Posts Tagged ‘experimental animation’

Marek Serafinski’s Race for a Good Looong Bank Holiday Weekend

May 30, 2011 Leave a comment

I am going on holiday soon but have already planned a few posts in advance, so I hope you won’t get bored with old, unchanging content of Frogs and Squash. And… today, despite the fact we still have a longer bank holiday weekend here and we should stay lazy both physically and intellectually, I decided to stick to experiment in animation. Ladies and gentlemen, let’s welcome Marek Serafinski!

Yes, he’s made quite a few films by now and got quite a few prestige awards for them, but I guess the most recognizable stays his Race from 1989. Race was awarded Grand Prix at festival in Lipsk and got a special award in Annecy. And actually it’s the only film by Marek that I have been able to find full online. An extract from one of his latest films, Idea (2007) is available on Serafinski studio website – with Malgorzata Bosek passing by as if accidentally (spot the lady in red!).

What characterises Marek’s style in animation is his combining photography, animation and graphics, where real pics of actors are a base for further picture processing and creating movement.

If you find any other Marek’s films online, do let me know. Also do keep in mind, Race is available on Anthology of Polish Animated Film (2 DVDs) along with other Polish productions from 1958 – 2005.

And in the meantime, let’s enjoy Race. Another funny piece – do you see the humour too? the way I do? 😉 And does it make you feel like going for a ride?


Piotr Kamler Gets Dragon of Dragons at 51st Krakow Film Festival (23 – 29th May 2011)

May 28, 2011 1 comment

Is it going to be too much for Saturday evening / night?, I asked myself when I thought of mentioning Piotr Kamler on Frogs and Squash. For some reason weekend is meant to be thoughtless, especially when it comes to browsing the net. Does anyone read blogs (or anything) during weekends at all?? The whole nation (here or there) is obviously jumping and drinking in pubs and clubs trying to forget before another Monday and getting back to reality as if weekend happened accidentally in a dream. Isn’t it a misunderstanding of what reality should be considered to be?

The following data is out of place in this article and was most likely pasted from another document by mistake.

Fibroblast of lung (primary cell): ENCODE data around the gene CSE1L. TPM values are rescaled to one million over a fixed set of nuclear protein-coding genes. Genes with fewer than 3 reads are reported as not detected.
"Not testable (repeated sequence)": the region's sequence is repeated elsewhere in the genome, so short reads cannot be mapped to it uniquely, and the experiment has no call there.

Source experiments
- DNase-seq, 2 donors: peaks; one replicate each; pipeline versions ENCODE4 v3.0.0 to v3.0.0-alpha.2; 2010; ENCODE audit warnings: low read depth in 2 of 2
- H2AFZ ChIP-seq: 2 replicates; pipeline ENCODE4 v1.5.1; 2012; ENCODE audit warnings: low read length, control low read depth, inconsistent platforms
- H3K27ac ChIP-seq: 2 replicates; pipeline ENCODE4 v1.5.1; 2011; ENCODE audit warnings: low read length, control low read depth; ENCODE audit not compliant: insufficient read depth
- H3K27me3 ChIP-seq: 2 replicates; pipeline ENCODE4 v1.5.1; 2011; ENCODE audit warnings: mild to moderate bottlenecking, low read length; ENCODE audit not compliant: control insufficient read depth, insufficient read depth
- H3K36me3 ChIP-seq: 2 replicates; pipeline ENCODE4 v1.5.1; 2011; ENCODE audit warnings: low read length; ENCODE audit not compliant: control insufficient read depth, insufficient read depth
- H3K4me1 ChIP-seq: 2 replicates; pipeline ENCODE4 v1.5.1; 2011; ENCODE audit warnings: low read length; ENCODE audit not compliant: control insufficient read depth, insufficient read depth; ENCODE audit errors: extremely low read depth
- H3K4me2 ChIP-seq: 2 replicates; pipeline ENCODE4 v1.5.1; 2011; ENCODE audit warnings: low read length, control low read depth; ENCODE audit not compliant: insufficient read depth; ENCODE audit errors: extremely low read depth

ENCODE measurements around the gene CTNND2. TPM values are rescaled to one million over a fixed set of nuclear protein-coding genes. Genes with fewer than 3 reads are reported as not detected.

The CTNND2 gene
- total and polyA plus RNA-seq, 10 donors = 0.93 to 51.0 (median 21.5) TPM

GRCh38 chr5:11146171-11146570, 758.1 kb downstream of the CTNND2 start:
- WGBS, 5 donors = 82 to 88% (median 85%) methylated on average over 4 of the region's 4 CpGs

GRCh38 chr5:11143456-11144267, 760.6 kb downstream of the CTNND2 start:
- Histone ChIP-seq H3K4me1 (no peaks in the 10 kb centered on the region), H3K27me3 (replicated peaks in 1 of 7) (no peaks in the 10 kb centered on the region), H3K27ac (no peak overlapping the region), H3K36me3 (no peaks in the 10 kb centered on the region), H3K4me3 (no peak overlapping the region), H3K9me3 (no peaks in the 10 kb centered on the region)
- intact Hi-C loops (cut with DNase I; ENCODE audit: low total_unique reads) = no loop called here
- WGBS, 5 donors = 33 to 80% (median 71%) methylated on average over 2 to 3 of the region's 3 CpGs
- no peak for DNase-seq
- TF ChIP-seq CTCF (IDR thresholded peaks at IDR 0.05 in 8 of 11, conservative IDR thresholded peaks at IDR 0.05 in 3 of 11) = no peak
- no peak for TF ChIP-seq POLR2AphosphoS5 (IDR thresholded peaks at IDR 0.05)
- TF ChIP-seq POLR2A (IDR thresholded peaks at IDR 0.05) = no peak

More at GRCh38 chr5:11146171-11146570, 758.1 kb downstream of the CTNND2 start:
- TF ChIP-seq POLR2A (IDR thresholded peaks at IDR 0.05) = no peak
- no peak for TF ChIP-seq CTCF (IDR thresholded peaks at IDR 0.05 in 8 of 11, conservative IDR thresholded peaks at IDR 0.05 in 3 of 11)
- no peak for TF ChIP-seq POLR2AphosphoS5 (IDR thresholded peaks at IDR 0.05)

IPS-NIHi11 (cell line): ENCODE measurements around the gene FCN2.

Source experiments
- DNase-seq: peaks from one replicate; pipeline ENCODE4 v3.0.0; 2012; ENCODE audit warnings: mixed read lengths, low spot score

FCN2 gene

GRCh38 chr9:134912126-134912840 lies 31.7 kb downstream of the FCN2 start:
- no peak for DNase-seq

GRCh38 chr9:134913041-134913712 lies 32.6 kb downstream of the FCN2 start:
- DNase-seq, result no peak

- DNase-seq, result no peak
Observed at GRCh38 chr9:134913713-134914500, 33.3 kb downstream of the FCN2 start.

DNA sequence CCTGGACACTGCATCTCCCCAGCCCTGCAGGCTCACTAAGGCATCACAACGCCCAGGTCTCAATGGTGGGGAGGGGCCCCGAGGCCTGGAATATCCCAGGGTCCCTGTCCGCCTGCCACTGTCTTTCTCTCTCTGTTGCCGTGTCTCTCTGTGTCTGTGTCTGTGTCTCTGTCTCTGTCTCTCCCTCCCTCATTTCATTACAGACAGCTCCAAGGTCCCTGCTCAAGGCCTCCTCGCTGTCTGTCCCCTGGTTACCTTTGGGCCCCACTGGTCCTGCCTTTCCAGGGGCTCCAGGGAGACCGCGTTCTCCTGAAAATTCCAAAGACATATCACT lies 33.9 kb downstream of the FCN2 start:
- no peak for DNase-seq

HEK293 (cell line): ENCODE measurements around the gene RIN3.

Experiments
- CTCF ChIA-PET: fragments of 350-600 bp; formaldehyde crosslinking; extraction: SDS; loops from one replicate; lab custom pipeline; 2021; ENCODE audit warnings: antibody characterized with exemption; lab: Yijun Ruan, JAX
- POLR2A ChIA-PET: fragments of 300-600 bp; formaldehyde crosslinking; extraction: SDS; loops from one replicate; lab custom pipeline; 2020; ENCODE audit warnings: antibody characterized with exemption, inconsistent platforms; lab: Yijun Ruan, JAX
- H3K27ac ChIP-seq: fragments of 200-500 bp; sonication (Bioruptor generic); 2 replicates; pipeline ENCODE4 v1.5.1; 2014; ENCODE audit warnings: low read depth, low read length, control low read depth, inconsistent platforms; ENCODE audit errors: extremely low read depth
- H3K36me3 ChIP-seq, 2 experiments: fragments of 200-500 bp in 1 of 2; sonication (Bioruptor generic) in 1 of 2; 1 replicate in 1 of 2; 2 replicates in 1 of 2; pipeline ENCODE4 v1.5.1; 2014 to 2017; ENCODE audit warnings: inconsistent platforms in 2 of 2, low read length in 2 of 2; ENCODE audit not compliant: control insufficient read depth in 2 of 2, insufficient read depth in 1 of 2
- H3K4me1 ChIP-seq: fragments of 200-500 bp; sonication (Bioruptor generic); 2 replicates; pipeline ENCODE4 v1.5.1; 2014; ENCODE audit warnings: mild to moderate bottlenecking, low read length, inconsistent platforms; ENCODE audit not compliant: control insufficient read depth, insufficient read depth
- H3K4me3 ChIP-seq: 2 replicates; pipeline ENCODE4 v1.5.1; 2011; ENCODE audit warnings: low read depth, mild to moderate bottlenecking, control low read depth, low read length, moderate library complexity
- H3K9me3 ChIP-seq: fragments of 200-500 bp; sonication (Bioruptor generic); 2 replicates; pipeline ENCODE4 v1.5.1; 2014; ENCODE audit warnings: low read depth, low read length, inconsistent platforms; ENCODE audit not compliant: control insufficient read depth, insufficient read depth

Anyway, maybe let’s talk animation now. It won’t be happy chilled out Saturday rabbit, no. It will be Piotr Kamler, a great Polish animator, whose films were produced mainly in France but who has always claimed he represents Poland. Funny enough, in Poland he’s not that widely known. Experimental animation, experimental music used in films created only with traditional (animation-wise) methods. After receiving awards worldwide (of course, including events in Poland), he’s now awarded the Dragon of Dragons, a life-achievement award given at Krakow Film Festival.

Below I decided to copy/paste fragments of press release published by the festival organisers on their website (this one opens as .pdf). But before we get there, let’s have a look at The Hole (Dziura, 1968). I myself find it extremely funny, so hope you enjoy it. However there is more films or extracts on the web if you want to see more – try on Youtube.

Here goes the press release:

(…) Kamler’s animations can be divided into two types – abstract and narrative.  Kamler’s films have many elements of science fiction, but irony applies – film critic Marcin Gizycki writes. – They are full of strange devices, weightless, flying disks, futuristic landscapes, unearthly civilization. But also magic and alchemy, the transmutation of matter, magic sticks. Even the very geometric forms, as in “Le pas” (Walk) or “Une mission éphémère” (One Ephemeral Mission), move in a magic or a telekinetic manner.  Despite all the uniqueness of Kamler’s vision, the spirit of Georges Méliès lives in his movies.

The music plays an important role in these works. Kamler cooperated with composers representing the elite of French contemporary music: Bernard Parmegiani (author of music for films by Walerian Borowczyk), François Bayle, Robert Cohen Solal.

In 1982, after five years of work, the artist completed his only feature film. Kamler’s biggest project and the most amazing sci-fi film in the history of cinema – “Chronopolis”. The history of the encounter of two civilizations at different  stages of development was completed with such a precision that the author was repeatedly asked about the use of the computer, however he consistently denies.

Piotr Kamler is the author of a dozen films, almost all produced in France. He, however, considers himself as Polish filmmaker. For his work the artist has won numerous awards including the prize for the best animated film of the last 30th years at Annecy International  Animated Film Festival for “Le pas” (1975). He received the Silver Dragon, main prize for animated films in Krakow three times – for “La planete vert” (1966), “Le trou” (1968) and “Coeur de secours” (1973). (…) 


I also found this on Cartoon BrewHeart of Refuge by Piotr Kamler (with useful links) and this on Time Lost… Time Regained blog: Piotr Kamler – Coeur de secours (1973)

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